Mwanza is an interesting place to visit for about a week, and then you’ve “done” the restaurants and sites. Two years ago my parents came and we “did” the Serengeti and Kome Island (although you can’t really compare the two!) This time we decided to give them a lift to the airport, 800km away in Kilimanjaro! This gave us the chance to see Tanzania on a two-day road trip through the different agricultural regions of northern Tanzania, ending up in the mountainous region of Arusha. We stayed a few days in the foothills of Mount Meru and explored Arusha National Park. We did an amazing self-drive safari around the park and saw flamingos, giraffe, zebra and loads of other things. We then drove most of the way up Mt Meru to a beautiful waterfall and the freak-of-nature Fig Arch.

Fig arch

Meru Waterfall

We stayed one night at a lodge which had a very colonial feel about it, with a beautiful lake (which we went punting on in the rain), outdoor pool, rabbit enclosure, horses and hydroelectric turbine! (guess what I was most excited about!). We then drove to within a few miles of Kilimanjaro and stayed at another hotel with camels, a tortoise and heated outdoor pool. The place was full of pre-hike Kilimanjaro climbers. We joked with them that it was obvious they were pre-hike (clean shaven, laughing, unbruised!)

The week after my parents left we had a team retreat for all EI Tanzania staff. We had a really nice couple of days exploring the reality of what it means to be the body of Christ, through our work and team relationships. We were all challenged to change how we work in the team and to use our skills and talents more effectively. We took all the national team into the Serengeti for a half day safari and saw most things (no big cats unfortunately). The rivers were flowing really fast so some of the river fords appeared unpassable. This made for an exciting few moments when at one ford we asked some rangers to cross in front of us. If they succeeded we would follow. They did succeed but the water was really very high up the side of their car, and neither Joel or I felt the consequence of driving into a river filled with crocodiles and hippos would go down well. We opted for the rather long detour.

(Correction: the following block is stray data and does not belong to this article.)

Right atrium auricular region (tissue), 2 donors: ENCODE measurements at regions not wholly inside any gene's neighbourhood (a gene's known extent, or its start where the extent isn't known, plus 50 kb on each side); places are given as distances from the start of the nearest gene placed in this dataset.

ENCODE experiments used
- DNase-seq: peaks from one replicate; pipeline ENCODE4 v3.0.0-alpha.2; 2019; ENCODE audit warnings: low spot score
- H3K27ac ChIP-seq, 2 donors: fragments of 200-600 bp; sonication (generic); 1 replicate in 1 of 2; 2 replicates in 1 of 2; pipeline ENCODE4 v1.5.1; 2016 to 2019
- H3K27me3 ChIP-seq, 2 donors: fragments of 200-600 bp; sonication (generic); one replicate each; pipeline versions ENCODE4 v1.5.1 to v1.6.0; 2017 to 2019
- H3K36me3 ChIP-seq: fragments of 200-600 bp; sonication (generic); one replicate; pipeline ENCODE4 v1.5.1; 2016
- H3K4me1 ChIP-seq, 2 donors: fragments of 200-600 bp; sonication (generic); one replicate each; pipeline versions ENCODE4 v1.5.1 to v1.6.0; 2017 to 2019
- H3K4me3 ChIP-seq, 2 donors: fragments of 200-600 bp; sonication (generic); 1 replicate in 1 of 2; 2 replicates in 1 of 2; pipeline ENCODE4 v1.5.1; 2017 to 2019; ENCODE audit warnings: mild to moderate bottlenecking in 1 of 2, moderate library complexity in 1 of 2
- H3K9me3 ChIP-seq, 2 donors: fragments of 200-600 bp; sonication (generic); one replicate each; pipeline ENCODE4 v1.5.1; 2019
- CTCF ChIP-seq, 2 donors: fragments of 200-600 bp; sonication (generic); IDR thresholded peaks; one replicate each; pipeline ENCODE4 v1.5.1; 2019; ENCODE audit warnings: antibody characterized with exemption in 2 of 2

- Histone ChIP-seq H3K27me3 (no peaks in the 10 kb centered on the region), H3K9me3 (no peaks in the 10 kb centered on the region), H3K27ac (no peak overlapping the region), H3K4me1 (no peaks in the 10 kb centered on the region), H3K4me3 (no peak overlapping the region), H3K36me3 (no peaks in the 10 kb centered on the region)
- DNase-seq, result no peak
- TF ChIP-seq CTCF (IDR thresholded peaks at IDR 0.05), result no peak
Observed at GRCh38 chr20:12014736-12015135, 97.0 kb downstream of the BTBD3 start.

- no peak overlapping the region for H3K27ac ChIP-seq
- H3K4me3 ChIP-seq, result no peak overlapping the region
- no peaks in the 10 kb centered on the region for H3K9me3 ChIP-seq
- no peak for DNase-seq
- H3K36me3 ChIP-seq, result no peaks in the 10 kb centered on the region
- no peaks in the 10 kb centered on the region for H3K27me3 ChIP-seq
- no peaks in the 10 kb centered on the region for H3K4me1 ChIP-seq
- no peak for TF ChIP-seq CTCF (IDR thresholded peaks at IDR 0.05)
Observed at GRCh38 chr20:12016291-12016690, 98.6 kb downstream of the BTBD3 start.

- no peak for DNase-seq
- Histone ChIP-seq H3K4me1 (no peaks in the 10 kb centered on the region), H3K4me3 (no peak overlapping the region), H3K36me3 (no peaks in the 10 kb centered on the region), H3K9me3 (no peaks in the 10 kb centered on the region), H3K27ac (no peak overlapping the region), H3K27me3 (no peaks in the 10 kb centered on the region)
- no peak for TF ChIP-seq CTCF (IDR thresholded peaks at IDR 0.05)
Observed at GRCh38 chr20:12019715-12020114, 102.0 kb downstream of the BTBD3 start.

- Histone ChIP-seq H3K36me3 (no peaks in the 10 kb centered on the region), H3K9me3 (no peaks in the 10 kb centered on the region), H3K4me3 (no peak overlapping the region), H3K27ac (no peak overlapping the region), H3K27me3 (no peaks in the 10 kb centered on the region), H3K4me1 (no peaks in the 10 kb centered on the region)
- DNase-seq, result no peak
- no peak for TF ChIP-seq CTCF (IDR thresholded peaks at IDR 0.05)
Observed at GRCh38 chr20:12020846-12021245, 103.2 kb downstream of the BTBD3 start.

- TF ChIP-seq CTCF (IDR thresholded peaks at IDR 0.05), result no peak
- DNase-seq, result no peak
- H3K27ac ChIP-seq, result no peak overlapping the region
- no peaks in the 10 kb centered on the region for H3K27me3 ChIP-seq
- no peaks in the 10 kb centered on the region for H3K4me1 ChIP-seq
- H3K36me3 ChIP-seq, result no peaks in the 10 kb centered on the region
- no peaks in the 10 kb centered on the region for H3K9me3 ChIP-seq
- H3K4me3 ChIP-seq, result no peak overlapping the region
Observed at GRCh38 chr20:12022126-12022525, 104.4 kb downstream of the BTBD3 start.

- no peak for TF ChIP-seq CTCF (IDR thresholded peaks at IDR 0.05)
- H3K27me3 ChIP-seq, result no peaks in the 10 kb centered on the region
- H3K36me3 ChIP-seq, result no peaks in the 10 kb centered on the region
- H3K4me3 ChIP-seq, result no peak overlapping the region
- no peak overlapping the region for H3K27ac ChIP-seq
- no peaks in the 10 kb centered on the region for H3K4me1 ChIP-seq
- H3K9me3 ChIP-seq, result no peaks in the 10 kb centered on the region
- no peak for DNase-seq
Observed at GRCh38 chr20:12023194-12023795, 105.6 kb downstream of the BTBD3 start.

As for everyday life, school for the kids is going on well and we are counting down the weeks until the summer break in July. Tabitha is training hard for a national swim gala on Friday, and Reuben is mostly climbing trees and swinging from ropes in the garden (although his swimming is also excellent now, easily managing 25 metres). We’re hoping to finish school work in good time for our planned two months in the UK in July and August. Let us know where you’ll be during those months!